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The case revolves around the tragic death of Tyler Gergler, a recruit in the Marine Corps' Delayed Entry Program. Gergler died in a car accident while driving to a Marine Corps event, despite being ill. His parents, Raynu Clark and Jason R. Gergler, alleged that Sergeant Mitchell Castner, Gergler's recruiter, negligently pressured their son to drive to the event despite his illness, which led to the fatal accident. They argued that since Castner's actions were within the scope of his Marine Corps employment, the Government was liable for their son's death.The case was initially heard in the United States District Court for the District of New Jersey. The Government moved to dismiss the case, arguing that the United States has sovereign immunity for discretionary acts of government agents. They contended that when Castner pressured Gergler to drive, he was acting as Gergler's recruiter, a discretionary function, and thus, sovereign immunity barred the lawsuit. The District Court agreed with the Government's argument and dismissed the case on the grounds that Castner had discretion and was exercising that discretion.The case was then appealed to the United States Court of Appeals for the Third Circuit. The court affirmed the District Court's decision, ruling that the United States and its agents enjoy sovereign immunity from suit. The court found that Castner had discretion to urge Gergler to attend the event and that his function of preparing Marine recruits for training was discretionary. The court also rejected the parents' arguments that Castner's conduct was so egregious that it goes beyond policy consideration and that a narrow carve-out for easy precautions should apply. The court concluded that the United States is immune from suit when its agents commit alleged torts within the discretion accorded by their job function, and Sergeant Castner's actions were within his discretionary function of preparing Marine recruits for training. View "Clark v. Secretary United States Navy" on Justia Law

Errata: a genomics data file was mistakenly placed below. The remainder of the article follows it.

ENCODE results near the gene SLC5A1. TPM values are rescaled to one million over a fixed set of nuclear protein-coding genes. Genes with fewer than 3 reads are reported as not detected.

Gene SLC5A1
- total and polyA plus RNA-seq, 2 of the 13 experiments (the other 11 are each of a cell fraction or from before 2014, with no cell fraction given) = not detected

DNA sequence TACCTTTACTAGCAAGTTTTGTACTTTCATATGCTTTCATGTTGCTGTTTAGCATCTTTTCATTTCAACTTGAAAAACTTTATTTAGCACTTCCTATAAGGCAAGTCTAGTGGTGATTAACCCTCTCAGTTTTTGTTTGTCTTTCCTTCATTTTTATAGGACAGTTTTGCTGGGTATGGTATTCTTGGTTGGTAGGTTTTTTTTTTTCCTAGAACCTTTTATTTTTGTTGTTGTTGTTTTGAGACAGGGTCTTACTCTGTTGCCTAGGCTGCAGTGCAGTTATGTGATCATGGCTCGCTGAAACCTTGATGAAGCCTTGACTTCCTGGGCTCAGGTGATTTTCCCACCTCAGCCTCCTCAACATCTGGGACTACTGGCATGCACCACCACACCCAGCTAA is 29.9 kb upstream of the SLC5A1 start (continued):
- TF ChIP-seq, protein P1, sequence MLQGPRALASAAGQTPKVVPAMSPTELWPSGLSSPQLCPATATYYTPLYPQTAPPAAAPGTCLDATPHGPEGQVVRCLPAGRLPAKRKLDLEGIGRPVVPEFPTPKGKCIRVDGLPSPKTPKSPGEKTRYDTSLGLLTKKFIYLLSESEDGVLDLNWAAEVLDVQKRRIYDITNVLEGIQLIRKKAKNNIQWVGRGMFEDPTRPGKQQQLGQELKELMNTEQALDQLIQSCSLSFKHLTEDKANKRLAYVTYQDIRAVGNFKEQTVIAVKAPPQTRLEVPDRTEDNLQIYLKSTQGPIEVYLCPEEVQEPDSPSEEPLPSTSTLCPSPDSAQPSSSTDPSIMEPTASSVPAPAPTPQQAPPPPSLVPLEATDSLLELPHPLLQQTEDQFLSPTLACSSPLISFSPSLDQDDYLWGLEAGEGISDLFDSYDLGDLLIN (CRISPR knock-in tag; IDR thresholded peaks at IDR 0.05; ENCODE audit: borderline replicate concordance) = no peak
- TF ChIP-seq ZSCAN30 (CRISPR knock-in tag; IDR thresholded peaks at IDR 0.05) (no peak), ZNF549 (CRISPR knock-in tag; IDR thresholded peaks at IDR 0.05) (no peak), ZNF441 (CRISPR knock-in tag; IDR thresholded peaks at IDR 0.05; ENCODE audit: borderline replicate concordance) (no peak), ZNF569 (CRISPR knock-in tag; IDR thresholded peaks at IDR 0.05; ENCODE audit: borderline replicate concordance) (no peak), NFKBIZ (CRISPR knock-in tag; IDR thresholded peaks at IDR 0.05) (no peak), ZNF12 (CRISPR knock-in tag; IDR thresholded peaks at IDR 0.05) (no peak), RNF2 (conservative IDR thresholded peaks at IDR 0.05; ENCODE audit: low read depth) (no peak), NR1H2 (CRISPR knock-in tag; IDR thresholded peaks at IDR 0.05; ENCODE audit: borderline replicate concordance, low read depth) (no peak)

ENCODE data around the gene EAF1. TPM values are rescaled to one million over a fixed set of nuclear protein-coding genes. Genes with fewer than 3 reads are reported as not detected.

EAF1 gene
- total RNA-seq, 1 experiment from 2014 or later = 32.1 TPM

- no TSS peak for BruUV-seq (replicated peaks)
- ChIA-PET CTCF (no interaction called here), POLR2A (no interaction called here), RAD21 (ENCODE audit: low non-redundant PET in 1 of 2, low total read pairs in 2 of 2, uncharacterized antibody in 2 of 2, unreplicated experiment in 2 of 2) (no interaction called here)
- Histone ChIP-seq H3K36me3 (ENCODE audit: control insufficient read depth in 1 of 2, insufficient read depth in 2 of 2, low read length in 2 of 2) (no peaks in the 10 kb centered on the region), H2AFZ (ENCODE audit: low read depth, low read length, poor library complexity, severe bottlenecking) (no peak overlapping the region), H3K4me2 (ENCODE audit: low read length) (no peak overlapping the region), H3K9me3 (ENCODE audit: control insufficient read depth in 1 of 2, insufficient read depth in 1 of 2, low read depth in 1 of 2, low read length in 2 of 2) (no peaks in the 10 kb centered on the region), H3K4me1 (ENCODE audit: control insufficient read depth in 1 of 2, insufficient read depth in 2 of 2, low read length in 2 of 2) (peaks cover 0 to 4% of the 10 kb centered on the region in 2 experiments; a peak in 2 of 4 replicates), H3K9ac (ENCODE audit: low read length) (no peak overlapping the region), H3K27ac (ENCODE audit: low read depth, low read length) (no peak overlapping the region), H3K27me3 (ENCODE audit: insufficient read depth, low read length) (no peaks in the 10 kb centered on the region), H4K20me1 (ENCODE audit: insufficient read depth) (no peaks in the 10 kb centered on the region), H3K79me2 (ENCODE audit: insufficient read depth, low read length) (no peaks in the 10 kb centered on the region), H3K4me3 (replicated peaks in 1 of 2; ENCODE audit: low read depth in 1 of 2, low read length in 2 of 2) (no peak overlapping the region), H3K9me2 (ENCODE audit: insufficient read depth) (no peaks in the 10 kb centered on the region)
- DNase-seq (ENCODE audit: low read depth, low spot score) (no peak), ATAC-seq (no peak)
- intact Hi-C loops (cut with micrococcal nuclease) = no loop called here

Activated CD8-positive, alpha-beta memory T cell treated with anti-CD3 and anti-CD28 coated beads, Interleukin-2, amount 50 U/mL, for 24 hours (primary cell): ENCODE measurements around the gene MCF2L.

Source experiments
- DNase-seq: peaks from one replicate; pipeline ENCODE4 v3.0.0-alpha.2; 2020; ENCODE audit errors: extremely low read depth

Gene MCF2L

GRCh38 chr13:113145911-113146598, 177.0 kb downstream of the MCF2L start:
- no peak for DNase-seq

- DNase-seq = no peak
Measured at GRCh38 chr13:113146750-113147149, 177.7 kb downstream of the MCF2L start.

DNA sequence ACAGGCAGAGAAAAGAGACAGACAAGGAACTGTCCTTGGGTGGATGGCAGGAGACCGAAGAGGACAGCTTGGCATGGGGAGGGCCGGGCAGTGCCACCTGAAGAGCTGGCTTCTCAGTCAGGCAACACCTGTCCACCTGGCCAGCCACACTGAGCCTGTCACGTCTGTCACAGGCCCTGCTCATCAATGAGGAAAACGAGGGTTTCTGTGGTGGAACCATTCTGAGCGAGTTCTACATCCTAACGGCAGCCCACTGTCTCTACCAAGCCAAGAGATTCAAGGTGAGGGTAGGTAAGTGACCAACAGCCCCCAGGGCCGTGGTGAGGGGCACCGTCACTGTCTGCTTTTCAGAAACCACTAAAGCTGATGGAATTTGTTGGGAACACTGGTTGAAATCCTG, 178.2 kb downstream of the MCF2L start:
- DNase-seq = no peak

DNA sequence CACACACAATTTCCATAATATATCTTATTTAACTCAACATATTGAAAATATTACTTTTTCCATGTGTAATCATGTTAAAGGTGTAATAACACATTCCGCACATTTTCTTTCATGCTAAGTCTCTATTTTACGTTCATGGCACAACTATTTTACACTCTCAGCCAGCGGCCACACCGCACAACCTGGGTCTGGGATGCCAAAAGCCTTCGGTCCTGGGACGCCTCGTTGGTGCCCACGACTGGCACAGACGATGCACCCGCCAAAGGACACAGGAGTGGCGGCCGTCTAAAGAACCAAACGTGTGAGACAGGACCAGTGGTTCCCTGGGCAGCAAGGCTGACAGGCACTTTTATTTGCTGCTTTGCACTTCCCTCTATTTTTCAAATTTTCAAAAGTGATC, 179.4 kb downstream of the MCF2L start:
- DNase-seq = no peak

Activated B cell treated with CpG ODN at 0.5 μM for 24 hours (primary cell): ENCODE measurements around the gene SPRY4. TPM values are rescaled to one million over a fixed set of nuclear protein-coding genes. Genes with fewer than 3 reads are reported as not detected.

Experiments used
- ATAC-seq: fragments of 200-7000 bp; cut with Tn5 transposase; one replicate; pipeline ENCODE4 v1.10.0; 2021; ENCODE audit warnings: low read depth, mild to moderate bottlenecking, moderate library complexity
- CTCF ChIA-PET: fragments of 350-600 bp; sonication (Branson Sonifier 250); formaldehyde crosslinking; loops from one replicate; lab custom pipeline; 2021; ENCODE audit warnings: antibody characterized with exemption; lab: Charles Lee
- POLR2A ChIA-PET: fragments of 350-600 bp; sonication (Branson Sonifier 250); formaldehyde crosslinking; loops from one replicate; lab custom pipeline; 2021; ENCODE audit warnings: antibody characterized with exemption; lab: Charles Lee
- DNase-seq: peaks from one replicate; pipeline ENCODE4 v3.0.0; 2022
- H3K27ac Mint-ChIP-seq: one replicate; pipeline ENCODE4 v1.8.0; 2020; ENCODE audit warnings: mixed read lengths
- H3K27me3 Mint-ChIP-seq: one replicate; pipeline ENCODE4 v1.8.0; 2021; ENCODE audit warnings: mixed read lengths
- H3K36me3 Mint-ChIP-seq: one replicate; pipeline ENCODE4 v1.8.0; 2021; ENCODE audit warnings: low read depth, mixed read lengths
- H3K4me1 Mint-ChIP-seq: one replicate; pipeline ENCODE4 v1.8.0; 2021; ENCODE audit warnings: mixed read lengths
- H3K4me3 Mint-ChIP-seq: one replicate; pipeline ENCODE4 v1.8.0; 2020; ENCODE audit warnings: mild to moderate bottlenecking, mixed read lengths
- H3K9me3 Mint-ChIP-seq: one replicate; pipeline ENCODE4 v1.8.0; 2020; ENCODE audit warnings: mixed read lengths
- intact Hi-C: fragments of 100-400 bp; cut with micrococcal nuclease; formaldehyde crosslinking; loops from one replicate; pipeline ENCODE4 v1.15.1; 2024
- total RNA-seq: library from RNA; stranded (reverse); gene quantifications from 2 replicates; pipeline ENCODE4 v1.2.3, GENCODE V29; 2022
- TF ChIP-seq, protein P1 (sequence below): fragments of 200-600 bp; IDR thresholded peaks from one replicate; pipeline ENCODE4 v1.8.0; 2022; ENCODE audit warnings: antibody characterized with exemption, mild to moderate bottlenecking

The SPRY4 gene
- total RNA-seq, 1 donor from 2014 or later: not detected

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The case involves Mark W. Smith, a U.S. Navy veteran, who appealed a decision by the United States Court of Appeals for Veterans Claims. Smith had initially filed a claim for service connection for deep vein thrombosis (DVT) after his discharge from the Navy in 1991. However, his request was denied by the Regional Office of the Department of Veterans Affairs (VA) in 1992, and this denial was affirmed by the Board of Veterans Appeals in 1996. Smith did not appeal this decision, and it became final.In 2012, Smith filed a new claim for service connection for DVT, which was granted by the VA in 2013. In 2016, Smith filed a motion to revise the 1996 Board Decision, alleging that it was tainted by clear and unmistakable error (CUE). He argued that there was sufficient evidence in 1996 to show he had DVT, and thus his claim should have been allowed to proceed with the VA's duty to assist. However, the Board denied his motion, and this denial was affirmed by the Veterans Court.The case was then brought before the United States Court of Appeals for the Federal Circuit. Smith argued that the Veterans Court had erred in its interpretation of the CUE standard in 38 C.F.R. § 20.1403, claiming that the court had incorrectly limited CUE-eligible errors to those that would have led to a grant of service connection. However, the Federal Circuit Court disagreed with Smith's interpretation and affirmed the decision of the Veterans Court. The court held that a revision or reversal based on CUE requires an error that, once corrected, alters the merits outcome of a veteran’s claim with absolute clarity. View "SMITH v. MCDONOUGH " on Justia Law